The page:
Abstract: Upon Salmonella enterica serovar Typhimurium infection of the gut, an early line of defense is the gastrointestinal epithelium which senses the pathogen and intrusion along the epithelial barrier is one of the first events towards disease. Recently, we showed that high intracellular amounts of the secondary messenger c-di-GMP in S. typhimurium inhibited invasion and abolished induction of a pro-inflammatory immune response in the colonic epithelial cell line HT-29 suggesting regulation of transition between biofilm formation and virulence by c-di-GMP in the intestine. Here we show that highly complex c-di-GMP signaling networks consisting of distinct groups of c-di-GMP synthesizing and degrading proteins modulate the virulence phenotypes invasion, IL-8 production and in vivo colonization in the streptomycin-treated mouse model implying a spatial and timely modulation of virulence properties in S. typhimurium by c-di-GMP signaling. Inhibition of the invasion and IL-8 induction phenotype by c-di-GMP (partially) requires the major biofilm activator CsgD and/or BcsA, the synthase for the extracellular matrix component cellulose. Inhibition of the invasion phenotype is associated with inhibition of secretion of the type three secretion system effector protein SipA, which requires c-di-GMP metabolizing proteins, but not their catalytic activity. Our findings show that c-di-GMP signaling is at least equally important in the regulation of Salmonella-host interaction as in the regulation of biofilm formation at ambient temperature.
Diversity of Plasmids Encoding Virulence and Resistance Functions in Salmonella enterica subsp. enterica Serovar Typhimurium Monophasic Variant 4,[5],12:i:- Strains Circulating in Europe  [PDF]
Patricia García, Katie L. Hopkins, Vanesa García, Janine Beutlich, M. Carmen Mendoza, John Threlfall, Dik Mevius, Reiner Helmuth, M. Rosario Rodicio, Beatriz Guerra, on behalf of the Med-Vet-Net WP21 Project Group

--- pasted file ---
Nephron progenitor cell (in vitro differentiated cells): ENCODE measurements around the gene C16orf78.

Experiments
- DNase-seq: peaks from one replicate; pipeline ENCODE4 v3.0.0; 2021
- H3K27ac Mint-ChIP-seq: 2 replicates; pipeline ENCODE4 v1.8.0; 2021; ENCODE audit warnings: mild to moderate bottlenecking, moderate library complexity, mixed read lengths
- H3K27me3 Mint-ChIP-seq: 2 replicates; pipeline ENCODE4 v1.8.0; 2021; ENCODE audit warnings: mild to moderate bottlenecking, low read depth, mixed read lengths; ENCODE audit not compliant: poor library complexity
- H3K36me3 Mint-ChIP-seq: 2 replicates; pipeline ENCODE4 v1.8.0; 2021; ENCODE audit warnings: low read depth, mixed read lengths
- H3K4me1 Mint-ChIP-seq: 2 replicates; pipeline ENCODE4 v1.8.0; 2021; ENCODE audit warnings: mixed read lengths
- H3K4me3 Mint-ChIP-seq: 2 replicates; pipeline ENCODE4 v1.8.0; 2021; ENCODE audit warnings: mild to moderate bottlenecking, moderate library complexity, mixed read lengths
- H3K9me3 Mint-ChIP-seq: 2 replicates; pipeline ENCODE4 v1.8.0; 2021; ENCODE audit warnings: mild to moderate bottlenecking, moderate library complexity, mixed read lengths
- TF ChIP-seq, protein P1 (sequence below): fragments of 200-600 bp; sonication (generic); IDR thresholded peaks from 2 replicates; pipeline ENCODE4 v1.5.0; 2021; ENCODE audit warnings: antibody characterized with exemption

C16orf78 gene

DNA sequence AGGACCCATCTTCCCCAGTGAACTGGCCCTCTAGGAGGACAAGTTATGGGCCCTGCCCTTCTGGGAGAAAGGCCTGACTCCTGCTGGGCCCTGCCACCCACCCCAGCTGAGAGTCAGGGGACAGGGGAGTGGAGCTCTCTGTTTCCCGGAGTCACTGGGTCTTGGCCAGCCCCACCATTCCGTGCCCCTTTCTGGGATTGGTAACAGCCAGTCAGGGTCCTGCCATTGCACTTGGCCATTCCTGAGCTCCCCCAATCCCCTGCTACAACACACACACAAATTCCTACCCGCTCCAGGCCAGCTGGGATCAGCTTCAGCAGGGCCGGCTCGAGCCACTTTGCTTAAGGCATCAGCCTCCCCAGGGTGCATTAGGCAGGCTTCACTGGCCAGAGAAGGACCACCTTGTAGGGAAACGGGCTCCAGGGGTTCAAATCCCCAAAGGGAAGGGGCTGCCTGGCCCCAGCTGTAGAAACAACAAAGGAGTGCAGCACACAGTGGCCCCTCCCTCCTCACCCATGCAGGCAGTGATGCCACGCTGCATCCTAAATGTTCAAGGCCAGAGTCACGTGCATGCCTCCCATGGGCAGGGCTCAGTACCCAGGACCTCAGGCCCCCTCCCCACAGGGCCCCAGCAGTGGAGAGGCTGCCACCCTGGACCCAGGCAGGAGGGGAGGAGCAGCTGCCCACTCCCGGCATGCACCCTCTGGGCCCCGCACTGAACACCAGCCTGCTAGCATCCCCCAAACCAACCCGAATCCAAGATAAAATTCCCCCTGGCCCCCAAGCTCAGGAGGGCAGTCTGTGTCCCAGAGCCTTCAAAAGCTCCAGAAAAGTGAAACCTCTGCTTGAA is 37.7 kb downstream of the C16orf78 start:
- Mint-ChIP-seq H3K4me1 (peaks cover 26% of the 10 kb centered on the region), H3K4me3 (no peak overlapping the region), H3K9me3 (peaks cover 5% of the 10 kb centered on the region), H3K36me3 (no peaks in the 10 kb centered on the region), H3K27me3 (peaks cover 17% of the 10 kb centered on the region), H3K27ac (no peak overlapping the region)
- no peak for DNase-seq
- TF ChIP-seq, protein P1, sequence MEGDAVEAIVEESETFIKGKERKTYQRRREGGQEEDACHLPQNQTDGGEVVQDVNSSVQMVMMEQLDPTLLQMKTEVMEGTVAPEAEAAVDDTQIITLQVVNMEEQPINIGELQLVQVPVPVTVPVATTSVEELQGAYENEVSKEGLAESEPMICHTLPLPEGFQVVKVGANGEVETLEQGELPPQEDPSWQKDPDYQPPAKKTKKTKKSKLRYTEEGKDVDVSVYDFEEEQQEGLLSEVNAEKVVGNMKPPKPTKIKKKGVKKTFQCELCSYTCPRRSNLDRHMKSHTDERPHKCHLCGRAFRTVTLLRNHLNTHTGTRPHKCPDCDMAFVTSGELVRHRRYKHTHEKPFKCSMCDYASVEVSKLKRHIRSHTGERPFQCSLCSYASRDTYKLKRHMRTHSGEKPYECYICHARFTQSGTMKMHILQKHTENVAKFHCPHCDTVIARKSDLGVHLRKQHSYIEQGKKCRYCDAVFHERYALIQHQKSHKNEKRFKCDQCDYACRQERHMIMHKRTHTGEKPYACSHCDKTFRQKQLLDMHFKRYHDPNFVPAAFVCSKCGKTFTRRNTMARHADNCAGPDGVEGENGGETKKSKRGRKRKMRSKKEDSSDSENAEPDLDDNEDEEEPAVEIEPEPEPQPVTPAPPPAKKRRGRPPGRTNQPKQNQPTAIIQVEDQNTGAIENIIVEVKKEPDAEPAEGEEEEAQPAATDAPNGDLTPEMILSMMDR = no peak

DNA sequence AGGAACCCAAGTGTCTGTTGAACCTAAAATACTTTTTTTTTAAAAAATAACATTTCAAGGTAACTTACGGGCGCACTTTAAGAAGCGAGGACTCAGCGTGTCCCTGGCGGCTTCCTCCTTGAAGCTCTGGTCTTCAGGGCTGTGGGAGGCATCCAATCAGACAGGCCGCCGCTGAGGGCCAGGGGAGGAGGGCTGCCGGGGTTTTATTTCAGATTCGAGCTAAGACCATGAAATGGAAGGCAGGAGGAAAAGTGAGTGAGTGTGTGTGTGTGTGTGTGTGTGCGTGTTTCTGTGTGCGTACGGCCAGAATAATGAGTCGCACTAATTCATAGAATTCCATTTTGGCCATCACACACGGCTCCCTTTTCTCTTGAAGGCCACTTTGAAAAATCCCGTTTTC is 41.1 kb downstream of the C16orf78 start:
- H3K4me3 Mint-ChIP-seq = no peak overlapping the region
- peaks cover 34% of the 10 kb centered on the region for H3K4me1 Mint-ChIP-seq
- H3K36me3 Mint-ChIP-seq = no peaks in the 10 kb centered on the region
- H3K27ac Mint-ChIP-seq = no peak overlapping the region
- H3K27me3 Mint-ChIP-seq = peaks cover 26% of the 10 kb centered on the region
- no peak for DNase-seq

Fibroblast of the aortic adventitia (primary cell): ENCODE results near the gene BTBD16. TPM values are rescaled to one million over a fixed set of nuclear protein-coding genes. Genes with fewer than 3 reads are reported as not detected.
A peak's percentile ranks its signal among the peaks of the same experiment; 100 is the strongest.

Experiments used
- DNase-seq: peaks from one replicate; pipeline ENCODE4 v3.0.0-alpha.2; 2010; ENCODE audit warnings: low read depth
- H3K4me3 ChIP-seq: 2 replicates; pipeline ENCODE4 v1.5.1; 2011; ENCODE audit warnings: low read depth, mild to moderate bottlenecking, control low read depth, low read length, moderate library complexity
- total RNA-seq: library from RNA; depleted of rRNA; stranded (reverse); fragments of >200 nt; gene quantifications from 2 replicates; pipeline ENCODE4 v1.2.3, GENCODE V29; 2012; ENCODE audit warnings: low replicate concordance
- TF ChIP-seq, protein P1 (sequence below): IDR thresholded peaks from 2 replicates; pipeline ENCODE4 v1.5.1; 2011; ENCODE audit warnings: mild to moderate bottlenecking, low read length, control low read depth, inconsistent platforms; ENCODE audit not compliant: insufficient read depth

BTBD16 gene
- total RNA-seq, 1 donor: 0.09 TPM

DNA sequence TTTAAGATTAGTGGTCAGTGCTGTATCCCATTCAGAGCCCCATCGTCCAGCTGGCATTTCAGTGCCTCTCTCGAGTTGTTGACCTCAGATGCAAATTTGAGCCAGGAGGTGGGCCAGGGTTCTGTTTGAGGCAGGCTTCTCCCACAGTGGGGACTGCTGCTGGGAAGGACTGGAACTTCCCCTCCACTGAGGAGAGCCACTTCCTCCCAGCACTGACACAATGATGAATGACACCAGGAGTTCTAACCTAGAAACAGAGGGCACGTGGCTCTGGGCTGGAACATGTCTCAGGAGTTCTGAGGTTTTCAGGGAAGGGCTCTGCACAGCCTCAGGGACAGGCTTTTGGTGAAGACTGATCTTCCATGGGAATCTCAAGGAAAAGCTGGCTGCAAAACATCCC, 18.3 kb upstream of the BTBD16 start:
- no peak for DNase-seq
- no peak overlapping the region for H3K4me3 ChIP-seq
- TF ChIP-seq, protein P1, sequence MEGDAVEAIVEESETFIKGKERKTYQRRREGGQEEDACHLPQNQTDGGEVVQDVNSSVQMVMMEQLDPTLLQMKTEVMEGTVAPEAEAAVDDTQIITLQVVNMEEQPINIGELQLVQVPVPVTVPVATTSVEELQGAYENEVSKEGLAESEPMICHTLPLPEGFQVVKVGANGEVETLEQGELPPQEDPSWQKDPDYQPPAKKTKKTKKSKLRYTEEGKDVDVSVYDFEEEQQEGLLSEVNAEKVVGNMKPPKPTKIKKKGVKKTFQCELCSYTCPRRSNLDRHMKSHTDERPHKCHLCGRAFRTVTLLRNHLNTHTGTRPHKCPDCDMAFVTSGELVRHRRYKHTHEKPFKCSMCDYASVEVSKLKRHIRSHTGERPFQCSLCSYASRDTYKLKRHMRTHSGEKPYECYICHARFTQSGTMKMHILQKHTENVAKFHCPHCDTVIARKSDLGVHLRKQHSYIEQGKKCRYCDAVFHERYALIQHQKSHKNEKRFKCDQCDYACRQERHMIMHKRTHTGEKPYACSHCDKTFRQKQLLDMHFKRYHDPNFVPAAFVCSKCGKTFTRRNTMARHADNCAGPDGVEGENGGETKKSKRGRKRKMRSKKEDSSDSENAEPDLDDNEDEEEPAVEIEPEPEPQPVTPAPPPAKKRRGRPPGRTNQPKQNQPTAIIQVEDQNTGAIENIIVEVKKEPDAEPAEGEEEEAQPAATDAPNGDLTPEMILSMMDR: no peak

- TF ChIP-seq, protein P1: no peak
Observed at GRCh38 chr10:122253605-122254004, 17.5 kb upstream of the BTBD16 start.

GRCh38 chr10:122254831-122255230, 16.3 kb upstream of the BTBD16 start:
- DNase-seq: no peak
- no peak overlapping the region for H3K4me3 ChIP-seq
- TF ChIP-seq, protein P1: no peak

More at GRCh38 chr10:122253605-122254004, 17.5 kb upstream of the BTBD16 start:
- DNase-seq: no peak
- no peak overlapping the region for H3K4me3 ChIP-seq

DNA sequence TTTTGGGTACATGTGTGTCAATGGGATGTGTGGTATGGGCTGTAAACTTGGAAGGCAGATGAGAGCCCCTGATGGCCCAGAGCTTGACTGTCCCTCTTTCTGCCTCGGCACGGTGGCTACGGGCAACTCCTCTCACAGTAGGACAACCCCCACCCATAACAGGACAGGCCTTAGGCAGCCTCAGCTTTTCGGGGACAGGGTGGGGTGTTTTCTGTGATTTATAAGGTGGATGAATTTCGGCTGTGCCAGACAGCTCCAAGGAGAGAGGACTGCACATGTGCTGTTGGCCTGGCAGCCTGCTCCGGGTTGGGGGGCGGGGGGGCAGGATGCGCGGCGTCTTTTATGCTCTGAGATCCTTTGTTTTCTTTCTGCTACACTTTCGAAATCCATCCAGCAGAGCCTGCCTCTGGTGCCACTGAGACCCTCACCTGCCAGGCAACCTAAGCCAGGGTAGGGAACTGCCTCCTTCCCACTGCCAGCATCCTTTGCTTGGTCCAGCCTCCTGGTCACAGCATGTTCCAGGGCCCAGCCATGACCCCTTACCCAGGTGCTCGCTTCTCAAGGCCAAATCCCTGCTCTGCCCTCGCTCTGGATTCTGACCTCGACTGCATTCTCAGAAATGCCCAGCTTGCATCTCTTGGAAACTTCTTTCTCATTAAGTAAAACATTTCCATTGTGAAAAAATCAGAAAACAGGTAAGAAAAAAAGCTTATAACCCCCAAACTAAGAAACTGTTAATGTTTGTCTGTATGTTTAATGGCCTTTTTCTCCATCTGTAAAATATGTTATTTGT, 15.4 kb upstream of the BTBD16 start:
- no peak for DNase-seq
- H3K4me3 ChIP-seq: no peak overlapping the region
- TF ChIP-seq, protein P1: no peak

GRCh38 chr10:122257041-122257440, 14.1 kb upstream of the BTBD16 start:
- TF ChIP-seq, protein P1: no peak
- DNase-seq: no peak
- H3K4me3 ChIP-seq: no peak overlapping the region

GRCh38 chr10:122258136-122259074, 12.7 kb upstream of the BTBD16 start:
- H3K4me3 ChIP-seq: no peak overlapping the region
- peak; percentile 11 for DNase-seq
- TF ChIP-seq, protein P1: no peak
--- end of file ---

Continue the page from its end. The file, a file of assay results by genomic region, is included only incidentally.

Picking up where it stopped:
PLOS ONE , 2014, DOI: 10.1371/journal.pone.0089635
Abstract: Plasmids encoding resistance and virulence properties in multidrug resistant (MDR) Salmonella enterica (S.) serovar Typhimurium monophasic variant 4,[5],12:i:- isolates recovered from pigs and humans (2006-2008) in Europe were characterised. The isolates were selected based on the detection by PCR-amplification of S. Typhimurium virulence plasmid pSLT genes and were analysed by multi-locus sequence typing (MLST). The resistance genes present in the isolates and the association of these genes with integrons, transposons and insertion sequences were characterised by PCR-sequencing, and their plasmid location was determined by alkaline lysis and by S1-nuclease pulsed-field gel electrophoresis (PFGE) Southern-blot hybridisation. Plasmids were further analysed by replicon typing, plasmid MLST and conjugation experiments. The 10 S. 4,[5],12,i:- selected isolates belonged to ST19. Each isolate carried a large plasmid in which MDR with pSLT-associated virulence genes were located. After analysis, eight different plasmids of three incompatibility groups (IncA/C, IncR and IncF) were detected. Two IncA/C plasmids represented novel variants within the plasmid family of the S. 4,[5],12:i:- Spanish clone, and carried an empty class 1 integron with a conventional qacEΔ1-sul1 3′ conserved segment or an In-sul3 type III with estX-psp-aadA2-cmlA1-aadA1-qacH variable region linked to tnpA440-sul3, part of Tn2, Tn21 and Tn1721 transposons, and ISCR2. Four newly described IncR plasmids contained the resistance genes within In-sul3 type I (dfrA12-orfF-aadA2-cmlA1-aadA1-qacH/tnpA440-sul3) and part of Tn10 [tet(B)]. Two pSLT-derivatives with FIIs-ST1+FIB-ST17 replicons carried cmlA1-[aadA1-aadA2]-sul3-dfrA12 and blaTEM-1 genes linked to an In-sul3 type I integron and to Tn2, respectively. In conclusion, three emerging European clones of S. 4,[5],12:i:- harboured MDR plasmids encoding additional virulence functions that could contribute significantly to their evolutionary success.